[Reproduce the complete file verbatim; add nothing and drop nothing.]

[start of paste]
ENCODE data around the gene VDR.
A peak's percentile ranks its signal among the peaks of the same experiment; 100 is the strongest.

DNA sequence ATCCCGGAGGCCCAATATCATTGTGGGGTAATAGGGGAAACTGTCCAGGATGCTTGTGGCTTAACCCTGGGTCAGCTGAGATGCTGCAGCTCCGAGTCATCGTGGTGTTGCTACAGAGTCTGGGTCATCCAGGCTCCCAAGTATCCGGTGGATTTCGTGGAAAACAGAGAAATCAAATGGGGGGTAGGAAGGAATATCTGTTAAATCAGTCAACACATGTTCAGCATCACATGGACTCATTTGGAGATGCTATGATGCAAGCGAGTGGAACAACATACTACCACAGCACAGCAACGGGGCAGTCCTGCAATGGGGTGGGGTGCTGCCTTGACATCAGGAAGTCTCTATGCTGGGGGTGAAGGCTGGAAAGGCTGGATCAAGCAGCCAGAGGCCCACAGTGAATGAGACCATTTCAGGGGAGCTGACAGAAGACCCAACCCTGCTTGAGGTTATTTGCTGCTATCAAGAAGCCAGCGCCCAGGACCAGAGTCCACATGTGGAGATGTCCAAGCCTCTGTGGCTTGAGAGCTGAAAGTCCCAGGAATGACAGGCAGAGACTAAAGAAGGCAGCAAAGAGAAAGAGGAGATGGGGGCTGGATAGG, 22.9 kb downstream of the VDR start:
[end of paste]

ENCODE data around the gene VDR.
A peak's percentile ranks its signal among the peaks of the same experiment; 100 is the strongest.

DNA sequence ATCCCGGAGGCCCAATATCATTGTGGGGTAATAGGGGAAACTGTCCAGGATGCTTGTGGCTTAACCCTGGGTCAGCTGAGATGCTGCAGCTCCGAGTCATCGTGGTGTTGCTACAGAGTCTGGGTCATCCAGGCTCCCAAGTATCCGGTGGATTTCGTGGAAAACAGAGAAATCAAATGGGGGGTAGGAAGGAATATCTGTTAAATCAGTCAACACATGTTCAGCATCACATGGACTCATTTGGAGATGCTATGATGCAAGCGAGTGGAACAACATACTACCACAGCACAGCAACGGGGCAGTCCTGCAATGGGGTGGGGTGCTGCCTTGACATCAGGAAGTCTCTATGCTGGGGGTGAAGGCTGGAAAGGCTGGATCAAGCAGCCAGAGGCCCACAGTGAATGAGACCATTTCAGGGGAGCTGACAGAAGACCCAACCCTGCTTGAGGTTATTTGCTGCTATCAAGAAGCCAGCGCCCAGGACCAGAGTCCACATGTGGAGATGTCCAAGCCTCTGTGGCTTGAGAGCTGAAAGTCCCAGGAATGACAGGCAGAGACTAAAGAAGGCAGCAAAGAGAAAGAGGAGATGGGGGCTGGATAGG, 22.9 kb downstream of the VDR start: